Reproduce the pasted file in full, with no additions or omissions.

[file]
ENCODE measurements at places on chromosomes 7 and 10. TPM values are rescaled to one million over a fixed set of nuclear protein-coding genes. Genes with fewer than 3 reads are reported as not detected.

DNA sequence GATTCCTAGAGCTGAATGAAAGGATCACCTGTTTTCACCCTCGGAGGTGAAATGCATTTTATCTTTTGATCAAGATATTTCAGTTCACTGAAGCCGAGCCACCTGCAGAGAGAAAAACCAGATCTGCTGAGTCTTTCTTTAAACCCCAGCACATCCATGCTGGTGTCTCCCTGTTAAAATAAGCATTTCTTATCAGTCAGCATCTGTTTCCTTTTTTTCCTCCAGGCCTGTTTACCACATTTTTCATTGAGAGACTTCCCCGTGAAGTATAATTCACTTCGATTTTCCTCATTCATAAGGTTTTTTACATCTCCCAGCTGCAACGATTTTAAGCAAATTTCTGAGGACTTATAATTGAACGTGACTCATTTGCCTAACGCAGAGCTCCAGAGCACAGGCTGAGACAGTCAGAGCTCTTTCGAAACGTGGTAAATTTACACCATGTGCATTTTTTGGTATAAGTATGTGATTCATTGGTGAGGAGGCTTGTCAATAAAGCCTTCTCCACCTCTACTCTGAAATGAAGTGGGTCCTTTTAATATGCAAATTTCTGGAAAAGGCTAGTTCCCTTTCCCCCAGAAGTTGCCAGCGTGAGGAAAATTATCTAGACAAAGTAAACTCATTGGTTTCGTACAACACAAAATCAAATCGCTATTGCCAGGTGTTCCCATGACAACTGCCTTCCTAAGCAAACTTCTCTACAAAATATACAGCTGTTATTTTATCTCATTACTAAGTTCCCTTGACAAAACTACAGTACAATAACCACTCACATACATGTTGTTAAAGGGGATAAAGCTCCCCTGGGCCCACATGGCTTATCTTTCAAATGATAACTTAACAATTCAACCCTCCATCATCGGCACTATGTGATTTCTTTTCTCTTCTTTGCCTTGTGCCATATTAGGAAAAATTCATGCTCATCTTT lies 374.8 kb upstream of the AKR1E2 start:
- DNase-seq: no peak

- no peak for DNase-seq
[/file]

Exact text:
ENCODE measurements at places on chromosomes 7 and 10. TPM values are rescaled to one million over a fixed set of nuclear protein-coding genes. Genes with fewer than 3 reads are reported as not detected.

DNA sequence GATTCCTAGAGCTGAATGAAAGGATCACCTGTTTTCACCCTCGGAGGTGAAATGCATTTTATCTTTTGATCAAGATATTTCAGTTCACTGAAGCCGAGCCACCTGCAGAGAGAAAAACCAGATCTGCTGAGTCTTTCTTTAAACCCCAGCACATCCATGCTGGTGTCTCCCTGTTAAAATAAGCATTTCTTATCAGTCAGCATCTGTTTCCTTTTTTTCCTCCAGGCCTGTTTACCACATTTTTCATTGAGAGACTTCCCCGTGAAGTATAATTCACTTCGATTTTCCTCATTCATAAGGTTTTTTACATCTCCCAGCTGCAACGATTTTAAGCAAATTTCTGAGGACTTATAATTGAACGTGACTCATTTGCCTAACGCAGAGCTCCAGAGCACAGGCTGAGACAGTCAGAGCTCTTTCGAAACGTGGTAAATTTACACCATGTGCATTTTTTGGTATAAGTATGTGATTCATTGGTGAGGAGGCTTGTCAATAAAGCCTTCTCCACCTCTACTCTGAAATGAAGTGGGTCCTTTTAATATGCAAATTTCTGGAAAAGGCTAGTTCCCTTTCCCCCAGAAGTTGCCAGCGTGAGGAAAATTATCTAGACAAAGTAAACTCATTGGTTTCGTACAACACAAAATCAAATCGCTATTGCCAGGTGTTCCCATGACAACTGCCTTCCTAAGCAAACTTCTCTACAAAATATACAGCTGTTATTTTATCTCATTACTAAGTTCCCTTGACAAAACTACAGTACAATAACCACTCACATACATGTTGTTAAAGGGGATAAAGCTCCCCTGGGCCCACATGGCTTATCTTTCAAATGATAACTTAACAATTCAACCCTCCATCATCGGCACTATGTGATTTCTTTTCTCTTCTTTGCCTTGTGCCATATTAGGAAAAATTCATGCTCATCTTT lies 374.8 kb upstream of the AKR1E2 start:
- DNase-seq: no peak

- no peak for DNase-seq